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as far as oils vs. OEM "spec" running to thin an oil is probably a bigger issue and more likely to cause wear than a thicker oil. Engines are designed around a certain oil viscosity range. To thin an oil may end up reducing lubrication and may reduce oil pressure. Likewise to thick an oil is likely to increase oil pressure. Anything WAY outside the range would be suspect. Almost all older car oil pumps are a constant displacement pump with a pressure relief valve to limit pressure. and in conjunction with the oil passages determines the typical oil pressure. To thin an oil and pressure likely will drop,. To thick and pressure goes up till it triggers the relief valve. Newer vehicles have gone to a variable displacement pump to minimize some of the issues.

I suspect (with no actual data to back up my statement) that a 5W-30 will cause no problems and may provide slightly better lubrication under heavy loads or high temps.

Interestingly, a few new cars are calling out 0W-16 oils, which has been available in Japan for a decade or more, and there is also a 0W-8 oil available in Japan.


One common occurance with selecting the wrong oil is with early to mid 90's MB V-8 (M119) . It was designed long before CAFE was a big issue and it was designed for 20W-50 as the recomended oil for most climates. Later versions went to the 5w-30 or 5W-20. So, occasionally someone with an older engine see the oil spec for the newer engine and runs a 5w-30 or 5W-20 and complains about way low oil pressure........ especially when temps get in the 90sF. Well, switch to something near the specified oil, problem gone.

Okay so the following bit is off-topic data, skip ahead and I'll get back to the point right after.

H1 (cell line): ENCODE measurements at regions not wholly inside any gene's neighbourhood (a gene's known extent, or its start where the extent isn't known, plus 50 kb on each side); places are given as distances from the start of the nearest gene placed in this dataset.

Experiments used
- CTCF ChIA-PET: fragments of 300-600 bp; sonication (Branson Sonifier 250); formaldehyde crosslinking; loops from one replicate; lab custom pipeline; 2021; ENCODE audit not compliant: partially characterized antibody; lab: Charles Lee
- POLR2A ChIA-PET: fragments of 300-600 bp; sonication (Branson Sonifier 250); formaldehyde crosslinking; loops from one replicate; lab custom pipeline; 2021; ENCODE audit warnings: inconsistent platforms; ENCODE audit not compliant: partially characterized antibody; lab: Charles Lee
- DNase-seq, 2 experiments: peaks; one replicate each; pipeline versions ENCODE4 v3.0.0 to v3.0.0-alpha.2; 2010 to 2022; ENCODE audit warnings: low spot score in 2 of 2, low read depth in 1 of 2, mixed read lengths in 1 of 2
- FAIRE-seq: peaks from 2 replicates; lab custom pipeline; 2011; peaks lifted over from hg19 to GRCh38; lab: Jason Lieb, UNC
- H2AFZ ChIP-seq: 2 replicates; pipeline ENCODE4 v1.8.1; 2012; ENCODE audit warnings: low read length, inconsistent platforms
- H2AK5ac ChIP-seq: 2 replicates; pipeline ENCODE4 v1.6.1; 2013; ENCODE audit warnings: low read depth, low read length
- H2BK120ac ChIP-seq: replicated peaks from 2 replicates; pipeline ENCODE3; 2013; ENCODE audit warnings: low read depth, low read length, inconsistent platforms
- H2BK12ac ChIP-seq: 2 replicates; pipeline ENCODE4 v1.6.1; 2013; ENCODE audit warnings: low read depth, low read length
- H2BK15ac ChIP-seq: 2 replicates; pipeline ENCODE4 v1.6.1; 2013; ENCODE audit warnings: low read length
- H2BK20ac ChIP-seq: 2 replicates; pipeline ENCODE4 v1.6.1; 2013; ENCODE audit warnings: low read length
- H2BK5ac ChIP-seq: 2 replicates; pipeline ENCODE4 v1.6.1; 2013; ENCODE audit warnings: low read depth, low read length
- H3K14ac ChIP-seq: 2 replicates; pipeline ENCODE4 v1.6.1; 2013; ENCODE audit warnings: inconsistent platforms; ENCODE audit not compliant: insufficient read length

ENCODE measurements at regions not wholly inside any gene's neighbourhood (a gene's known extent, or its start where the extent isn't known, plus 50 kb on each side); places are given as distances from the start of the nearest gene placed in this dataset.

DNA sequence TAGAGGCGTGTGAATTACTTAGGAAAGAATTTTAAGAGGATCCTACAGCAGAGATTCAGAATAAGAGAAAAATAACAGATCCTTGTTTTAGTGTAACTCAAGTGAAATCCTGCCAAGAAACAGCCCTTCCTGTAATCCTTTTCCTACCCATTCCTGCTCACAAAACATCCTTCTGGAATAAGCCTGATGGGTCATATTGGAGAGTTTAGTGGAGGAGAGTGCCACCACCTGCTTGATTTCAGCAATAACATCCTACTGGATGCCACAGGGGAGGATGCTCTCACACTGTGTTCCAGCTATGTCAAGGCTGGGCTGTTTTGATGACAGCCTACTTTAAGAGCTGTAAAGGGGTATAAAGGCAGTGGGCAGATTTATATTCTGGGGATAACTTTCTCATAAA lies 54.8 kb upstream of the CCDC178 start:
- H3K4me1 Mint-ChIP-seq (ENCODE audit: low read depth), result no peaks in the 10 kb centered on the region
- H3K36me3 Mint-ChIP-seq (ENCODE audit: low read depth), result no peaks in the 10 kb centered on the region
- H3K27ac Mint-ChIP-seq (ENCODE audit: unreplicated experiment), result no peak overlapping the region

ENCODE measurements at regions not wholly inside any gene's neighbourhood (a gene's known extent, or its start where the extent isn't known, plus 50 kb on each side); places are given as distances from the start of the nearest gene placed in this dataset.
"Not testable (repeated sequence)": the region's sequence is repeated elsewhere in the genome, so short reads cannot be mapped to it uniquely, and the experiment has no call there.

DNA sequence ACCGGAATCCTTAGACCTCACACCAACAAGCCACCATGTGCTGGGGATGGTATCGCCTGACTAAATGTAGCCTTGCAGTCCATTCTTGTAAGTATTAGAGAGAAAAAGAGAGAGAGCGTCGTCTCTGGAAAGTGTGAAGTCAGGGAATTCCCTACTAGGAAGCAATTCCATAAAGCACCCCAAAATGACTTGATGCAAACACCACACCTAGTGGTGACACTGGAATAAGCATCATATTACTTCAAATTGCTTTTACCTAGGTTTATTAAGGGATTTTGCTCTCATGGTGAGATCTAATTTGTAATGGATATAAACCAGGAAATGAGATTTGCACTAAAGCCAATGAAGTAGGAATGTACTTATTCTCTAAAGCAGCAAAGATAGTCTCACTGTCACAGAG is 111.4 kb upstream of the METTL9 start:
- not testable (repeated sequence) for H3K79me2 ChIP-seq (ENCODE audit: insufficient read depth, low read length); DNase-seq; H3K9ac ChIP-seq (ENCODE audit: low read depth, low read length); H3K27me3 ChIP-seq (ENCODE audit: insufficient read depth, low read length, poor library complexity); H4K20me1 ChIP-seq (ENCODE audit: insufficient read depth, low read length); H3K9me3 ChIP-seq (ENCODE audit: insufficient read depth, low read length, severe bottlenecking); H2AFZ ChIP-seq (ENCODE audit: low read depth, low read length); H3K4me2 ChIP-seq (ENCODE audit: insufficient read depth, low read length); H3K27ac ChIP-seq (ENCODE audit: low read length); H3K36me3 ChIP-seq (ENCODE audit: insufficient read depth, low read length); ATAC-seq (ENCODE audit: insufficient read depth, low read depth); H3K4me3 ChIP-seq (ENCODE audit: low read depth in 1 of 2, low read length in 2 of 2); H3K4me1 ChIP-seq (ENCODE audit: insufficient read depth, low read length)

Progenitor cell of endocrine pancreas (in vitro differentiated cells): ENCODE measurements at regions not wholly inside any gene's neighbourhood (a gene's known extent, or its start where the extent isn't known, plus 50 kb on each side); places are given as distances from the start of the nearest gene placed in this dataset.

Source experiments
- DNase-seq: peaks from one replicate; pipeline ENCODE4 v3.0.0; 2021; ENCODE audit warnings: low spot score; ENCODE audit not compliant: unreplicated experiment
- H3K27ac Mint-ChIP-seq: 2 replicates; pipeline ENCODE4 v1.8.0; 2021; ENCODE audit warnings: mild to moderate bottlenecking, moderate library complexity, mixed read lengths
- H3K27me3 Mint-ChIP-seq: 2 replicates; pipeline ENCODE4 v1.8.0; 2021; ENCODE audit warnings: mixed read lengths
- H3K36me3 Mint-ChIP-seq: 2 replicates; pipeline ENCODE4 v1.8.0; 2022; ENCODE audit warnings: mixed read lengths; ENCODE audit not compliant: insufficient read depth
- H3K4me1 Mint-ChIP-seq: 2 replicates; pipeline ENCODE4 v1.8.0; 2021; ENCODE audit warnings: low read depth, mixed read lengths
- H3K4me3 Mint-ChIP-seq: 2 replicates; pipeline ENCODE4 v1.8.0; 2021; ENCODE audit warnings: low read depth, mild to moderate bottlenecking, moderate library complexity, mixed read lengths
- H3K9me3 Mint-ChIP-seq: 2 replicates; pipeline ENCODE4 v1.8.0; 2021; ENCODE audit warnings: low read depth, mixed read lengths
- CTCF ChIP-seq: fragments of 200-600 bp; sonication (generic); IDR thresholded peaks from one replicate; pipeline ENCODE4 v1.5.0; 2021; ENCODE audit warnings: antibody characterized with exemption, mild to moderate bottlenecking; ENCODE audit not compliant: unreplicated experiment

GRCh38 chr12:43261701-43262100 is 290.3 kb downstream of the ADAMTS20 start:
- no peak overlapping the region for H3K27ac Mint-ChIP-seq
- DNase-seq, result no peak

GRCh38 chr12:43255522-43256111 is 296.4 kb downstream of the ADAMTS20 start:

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First let's talk about what the oil numbers mean.

The W stands for Winter and not Weight, though more correctly in modern terms it would be weight winter grade. Thus if you look at a bottle of oil for the Acura it will say 0w-30, so that first number means the lower the number the better it will flow on startup on cold weather, therefore at this time 0w is the most viscous oil you can buy.

The last number can transform the oil to a level of performance so it doesn't allow the engine to seize as it gets hotter. Thus as the car warms up the protection of the oil is becomes less viscous so it can handle the heat of the engine and not be thin like water. But if you go to a 40 that would make the oil not viscous enough and could damage the engine, and if you go below that it may be thin and cause the engine to seize.

Now that you know that, on the Acura you do not want to change that last number from a 30 to a 20 or to a 40; however you can change the first number from a 0 to a 5 if the outside weather never drops below 40. I think you could also get away with using 10w-30 as long as the temps outside never drops below 70.